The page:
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Carpenter Technology Corporation (NYSE:CRS): Time For A Financial Health Check

James Harlett

While small-cap stocks, such as Carpenter Technology Corporation (NYSE:CRS) with its market cap of US$1.8b, are popular for their explosive growth, investors should also be aware of their balance sheet to judge whether the company can survive a downturn. So, understanding the company’s financial health becomes essential, as mismanagement of capital can lead to bankruptcies, which occur at a higher rate for small-caps. Here are few basic financial health checks you should consider before taking the plunge. Though, since I only look at basic financial figures, I suggest you dig deeper yourself into CRS here.

How does CRS’s operating cash flow stack up against its debt?

CRS’s debt levels have fallen from US$608m to US$549m over the last 12 months , which includes long-term debt. With this debt payback, CRS’s cash and short-term investments stands at US$17m , ready to deploy into the business. Moreover, CRS has produced cash from operations of US$226m during the same period of time, resulting in an operating cash to total debt ratio of 41%, indicating that CRS’s debt is appropriately covered by operating cash. This ratio can also be interpreted as a measure of efficiency as an alternative to return on assets. In CRS’s case, it is able to generate 0.41x cash from its debt capital.

Can CRS meet its short-term obligations with the cash in hand?

Looking at CRS’s US$363m in current liabilities, it appears that the company has maintained a safe level of current assets to meet its obligations, with the current ratio last standing at 3.27x. Having said that, many consider a ratio above 3x to be high, although this is not necessarily a bad thing.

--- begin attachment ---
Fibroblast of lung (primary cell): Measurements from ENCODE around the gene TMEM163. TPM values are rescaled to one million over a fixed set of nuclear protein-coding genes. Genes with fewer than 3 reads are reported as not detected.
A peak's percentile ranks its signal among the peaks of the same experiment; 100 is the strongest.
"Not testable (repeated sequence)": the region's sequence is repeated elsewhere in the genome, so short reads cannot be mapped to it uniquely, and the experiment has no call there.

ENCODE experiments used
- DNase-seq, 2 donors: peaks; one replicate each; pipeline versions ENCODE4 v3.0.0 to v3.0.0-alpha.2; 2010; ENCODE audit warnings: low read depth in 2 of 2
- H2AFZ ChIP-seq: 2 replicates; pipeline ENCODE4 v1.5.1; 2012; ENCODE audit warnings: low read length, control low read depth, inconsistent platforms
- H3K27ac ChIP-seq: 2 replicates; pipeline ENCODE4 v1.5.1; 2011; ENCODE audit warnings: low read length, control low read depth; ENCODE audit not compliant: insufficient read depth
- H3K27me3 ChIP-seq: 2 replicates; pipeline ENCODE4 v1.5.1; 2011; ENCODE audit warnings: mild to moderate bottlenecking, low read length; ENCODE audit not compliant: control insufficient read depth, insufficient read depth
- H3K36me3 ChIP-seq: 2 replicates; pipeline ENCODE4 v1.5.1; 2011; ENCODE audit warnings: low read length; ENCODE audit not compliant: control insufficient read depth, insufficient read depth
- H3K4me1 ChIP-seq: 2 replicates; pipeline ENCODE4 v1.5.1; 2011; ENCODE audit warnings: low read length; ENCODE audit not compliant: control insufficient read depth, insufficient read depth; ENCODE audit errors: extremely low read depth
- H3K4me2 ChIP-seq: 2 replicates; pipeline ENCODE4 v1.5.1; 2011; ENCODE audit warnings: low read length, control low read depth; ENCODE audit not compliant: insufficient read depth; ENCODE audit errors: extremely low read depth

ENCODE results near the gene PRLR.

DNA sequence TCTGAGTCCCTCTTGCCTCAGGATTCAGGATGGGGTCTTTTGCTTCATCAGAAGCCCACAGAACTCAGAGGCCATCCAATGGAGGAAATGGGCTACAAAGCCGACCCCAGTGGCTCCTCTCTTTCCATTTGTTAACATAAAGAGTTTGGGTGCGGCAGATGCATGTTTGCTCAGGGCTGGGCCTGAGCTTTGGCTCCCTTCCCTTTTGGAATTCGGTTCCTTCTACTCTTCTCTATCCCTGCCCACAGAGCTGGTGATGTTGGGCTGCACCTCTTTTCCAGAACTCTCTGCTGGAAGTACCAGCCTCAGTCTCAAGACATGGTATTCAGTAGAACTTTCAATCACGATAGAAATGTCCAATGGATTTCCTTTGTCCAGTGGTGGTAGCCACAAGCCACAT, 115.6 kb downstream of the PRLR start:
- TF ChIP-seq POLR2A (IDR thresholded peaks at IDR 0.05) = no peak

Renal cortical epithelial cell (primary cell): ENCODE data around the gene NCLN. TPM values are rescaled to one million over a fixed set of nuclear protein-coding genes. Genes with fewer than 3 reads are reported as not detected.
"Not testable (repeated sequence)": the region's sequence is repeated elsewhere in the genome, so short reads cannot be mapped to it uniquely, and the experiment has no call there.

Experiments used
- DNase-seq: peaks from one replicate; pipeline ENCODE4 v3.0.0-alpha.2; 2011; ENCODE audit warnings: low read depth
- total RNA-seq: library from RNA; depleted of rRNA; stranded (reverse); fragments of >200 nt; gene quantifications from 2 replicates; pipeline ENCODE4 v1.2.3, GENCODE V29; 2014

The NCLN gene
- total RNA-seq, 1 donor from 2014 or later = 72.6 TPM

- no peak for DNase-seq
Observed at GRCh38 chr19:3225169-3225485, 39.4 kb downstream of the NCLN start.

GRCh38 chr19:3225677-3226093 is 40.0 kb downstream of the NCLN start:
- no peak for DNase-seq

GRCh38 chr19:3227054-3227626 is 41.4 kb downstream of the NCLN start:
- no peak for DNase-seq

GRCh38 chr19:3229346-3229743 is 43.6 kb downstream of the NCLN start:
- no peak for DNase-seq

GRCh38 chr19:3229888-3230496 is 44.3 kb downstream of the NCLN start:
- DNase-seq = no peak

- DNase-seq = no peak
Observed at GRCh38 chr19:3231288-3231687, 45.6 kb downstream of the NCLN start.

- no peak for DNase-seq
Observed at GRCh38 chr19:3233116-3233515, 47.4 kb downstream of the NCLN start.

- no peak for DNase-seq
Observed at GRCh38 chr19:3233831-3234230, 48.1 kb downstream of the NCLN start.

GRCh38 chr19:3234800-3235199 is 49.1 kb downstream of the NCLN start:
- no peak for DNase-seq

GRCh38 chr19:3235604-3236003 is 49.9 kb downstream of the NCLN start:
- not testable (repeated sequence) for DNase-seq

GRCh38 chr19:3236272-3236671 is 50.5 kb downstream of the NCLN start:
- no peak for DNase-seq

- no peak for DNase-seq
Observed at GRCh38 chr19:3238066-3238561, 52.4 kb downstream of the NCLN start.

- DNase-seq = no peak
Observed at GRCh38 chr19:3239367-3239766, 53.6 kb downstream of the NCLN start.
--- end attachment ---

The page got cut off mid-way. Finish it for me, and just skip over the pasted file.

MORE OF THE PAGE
NYSE:CRS Historical Debt January 9th 19

Is CRS’s debt level acceptable?

CRS’s level of debt is appropriate relative to its total equity, at 37%. CRS is not taking on too much debt commitment, which may be constraining for future growth. We can check to see whether CRS is able to meet its debt obligations by looking at the net interest coverage ratio. A company generating earnings before interest and tax (EBIT) at least three times its net interest payments is considered financially sound. In CRS’s, case, the ratio of 7.05x suggests that interest is appropriately covered, which means that lenders may be inclined to lend more money to the company, as it is seen as safe in terms of payback.

Next Steps:

CRS’s high cash coverage and appropriate debt levels indicate its ability to utilise its borrowings efficiently in order to generate ample cash flow. Furthermore, the company exhibits proper management of current assets and upcoming liabilities. Keep in mind I haven’t considered other factors such as how CRS has been performing in the past. I recommend you continue to research Carpenter Technology to get a better picture of the stock by looking at:

  1. Future Outlook: What are well-informed industry analysts predicting for CRS’s future growth? Take a look at our free research report of analyst consensus for CRS’s outlook.
  2. Valuation: What is CRS worth today? Is the stock undervalued, even when its growth outlook is factored into its intrinsic value? The intrinsic value infographic in our free research report helps visualize whether CRS is currently mispriced by the market.
  3. Other High-Performing Stocks: Are there other stocks that provide better prospects with proven track records? Explore our free list of these great stocks here.

To help readers see past the short term volatility of the financial market, we aim to bring you a long-term focused research analysis purely driven by fundamental data. Note that our analysis does not factor in the latest price-sensitive company announcements.

The author is an independent contributor and at the time of publication had no position in the stocks mentioned. For errors that warrant correction please contact the editor at editorial-team@simplywallst.com.